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Read the group acting on a set writeup first.

Suppose that we have a finite group G acting on a finite set X. The formula of the title says that the number of orbits for the action is equal to the average number of fixed points for a group element. Let's give some more detail.

If g is an element of the group then Xg={xin X such that gx=x} is the set of points in X that are fixed by g. Here is the formula of the title.

Proposition The number of orbits is (1/|G|) Sum(g in G) |Xg|.

Before we prove the formula we need a lemma about orbits and stabilisers. If x in X it has stabiliser
Stab(x)={g in G : gx=x} and orbit O(x).

Lemma |G|=|Stab(x)|.|O(x)|

Proof of the lemma. Define a function f:G --> O(x) by f(g)=gx. Then it is easy to see that f(g)=f(h) for some g,h in G iff h is in the same coset of Stab(x) in G. Also, f is clearly surjective. Thus f induces a bijection G/Stab(x)--> O(x). and the result follows by counting the elements on both sides and Lagrange's theorem.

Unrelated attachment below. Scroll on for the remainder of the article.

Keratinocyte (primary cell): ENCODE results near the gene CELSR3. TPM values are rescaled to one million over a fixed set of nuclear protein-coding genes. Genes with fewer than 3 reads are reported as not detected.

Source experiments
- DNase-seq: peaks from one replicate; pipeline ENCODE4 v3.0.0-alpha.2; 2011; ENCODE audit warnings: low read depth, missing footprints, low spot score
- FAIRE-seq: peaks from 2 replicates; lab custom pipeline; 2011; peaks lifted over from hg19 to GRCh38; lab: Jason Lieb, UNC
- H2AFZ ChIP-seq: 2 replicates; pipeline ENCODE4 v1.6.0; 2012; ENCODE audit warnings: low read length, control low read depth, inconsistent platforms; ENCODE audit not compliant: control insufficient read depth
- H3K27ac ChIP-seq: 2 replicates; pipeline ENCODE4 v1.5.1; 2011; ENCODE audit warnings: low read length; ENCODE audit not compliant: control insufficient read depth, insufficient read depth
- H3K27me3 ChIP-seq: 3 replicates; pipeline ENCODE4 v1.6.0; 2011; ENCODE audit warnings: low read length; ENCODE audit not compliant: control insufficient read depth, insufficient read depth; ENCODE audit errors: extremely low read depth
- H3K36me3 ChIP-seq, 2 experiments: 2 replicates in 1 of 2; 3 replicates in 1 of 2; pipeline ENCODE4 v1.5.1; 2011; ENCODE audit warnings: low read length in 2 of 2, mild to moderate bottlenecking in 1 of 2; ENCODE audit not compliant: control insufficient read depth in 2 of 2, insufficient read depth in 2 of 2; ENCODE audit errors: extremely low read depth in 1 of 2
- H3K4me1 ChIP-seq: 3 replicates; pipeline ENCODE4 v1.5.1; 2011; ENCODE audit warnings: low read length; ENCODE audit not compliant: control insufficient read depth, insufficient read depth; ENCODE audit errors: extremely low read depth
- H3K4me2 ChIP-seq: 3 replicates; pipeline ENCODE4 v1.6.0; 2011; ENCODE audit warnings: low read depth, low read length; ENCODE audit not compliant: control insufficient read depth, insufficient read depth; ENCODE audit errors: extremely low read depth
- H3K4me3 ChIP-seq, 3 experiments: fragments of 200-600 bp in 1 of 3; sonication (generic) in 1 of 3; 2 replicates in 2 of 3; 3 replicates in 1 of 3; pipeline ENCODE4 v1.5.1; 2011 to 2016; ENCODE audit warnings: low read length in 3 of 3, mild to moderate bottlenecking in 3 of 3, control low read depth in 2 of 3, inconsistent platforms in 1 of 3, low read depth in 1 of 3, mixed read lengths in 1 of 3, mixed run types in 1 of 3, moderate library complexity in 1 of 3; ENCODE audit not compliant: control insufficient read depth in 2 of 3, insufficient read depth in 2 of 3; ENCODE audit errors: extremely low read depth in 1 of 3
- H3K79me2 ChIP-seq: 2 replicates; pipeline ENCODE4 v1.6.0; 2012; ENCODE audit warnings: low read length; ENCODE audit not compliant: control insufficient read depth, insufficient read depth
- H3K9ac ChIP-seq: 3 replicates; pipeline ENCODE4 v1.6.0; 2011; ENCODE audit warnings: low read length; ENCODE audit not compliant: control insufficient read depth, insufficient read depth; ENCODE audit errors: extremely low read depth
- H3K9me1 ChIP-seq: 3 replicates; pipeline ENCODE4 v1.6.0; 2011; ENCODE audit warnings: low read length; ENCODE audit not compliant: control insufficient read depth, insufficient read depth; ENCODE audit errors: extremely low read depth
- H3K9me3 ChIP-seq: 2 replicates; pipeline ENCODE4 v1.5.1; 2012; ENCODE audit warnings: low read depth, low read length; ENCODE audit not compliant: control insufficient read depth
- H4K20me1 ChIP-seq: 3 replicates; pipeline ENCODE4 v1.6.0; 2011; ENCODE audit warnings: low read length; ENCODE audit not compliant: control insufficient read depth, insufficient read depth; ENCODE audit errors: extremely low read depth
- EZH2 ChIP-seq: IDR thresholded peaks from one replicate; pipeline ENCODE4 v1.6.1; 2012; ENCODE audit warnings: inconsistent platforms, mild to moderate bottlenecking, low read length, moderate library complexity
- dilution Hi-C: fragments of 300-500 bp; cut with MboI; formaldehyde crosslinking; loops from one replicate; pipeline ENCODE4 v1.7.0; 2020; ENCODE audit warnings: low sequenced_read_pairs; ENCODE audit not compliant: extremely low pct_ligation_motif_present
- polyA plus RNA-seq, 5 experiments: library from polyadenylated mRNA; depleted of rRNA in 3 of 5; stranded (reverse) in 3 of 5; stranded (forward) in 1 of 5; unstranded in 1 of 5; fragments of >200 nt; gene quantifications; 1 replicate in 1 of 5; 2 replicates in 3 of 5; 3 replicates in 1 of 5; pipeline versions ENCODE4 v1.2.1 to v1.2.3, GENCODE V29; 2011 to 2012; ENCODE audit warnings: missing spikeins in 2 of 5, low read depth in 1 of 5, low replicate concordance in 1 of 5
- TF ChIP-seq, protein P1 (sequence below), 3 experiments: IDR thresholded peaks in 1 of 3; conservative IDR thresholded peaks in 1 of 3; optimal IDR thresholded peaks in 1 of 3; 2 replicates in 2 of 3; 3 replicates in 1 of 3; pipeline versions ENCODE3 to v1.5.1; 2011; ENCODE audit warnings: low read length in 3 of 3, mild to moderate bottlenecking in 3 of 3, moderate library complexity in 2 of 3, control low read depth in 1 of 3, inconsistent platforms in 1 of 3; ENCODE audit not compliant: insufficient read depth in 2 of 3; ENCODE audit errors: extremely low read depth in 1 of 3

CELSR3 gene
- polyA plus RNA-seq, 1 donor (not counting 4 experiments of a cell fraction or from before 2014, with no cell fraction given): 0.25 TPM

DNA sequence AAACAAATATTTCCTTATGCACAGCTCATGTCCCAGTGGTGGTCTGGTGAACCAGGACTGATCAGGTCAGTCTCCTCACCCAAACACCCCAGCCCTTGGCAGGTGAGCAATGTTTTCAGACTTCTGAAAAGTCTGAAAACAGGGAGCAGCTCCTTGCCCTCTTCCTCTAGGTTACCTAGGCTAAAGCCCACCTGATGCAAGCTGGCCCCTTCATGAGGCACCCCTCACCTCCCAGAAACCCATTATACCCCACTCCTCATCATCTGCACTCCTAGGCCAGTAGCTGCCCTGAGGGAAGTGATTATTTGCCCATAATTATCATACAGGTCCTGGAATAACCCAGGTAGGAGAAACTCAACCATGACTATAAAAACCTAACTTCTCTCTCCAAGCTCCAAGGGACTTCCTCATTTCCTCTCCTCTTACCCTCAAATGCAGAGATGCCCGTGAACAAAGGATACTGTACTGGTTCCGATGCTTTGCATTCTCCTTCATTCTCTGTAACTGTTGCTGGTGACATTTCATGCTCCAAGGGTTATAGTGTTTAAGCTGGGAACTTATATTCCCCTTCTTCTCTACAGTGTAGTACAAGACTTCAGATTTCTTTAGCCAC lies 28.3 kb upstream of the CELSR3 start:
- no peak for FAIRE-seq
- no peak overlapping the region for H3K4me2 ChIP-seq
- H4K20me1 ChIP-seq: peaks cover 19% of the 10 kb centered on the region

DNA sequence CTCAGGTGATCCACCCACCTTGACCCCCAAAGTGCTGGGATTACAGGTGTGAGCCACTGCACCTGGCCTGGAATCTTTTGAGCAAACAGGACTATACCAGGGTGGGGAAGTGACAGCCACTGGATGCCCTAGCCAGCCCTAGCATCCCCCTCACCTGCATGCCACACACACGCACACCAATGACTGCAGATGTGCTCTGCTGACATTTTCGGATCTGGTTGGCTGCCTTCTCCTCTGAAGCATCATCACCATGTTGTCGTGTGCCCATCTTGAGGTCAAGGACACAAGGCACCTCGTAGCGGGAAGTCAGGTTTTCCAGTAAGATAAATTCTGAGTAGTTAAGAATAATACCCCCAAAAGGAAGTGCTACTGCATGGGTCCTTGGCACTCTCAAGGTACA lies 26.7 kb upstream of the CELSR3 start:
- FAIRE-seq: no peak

Back to the proof of the formula, which is quite easy. Consider the set S of all the pairs (g,x) in GxX such that gx=x. We will count the number of elements in S by two different methods.

Firstly, start off we an orbit of the group, say with s elements. Now each element x in the orbit is fixed by the elements in its stabiliser. The orbit-stabiliser lemma tells us that this stabiliser has |G|/s elements. It follows that each orbit of the action will give us |G| pairs (g,x) with gx=x. Thus we see that |S|=|G|.number of orbits.

On the other hand, for each g in G the number of (g,x) with gx=x is (by definition) |Xg| so we see that |S|=Sum(g in G) |Xg|.

Put these two different ways to count the number of elements of S together and we get the result.

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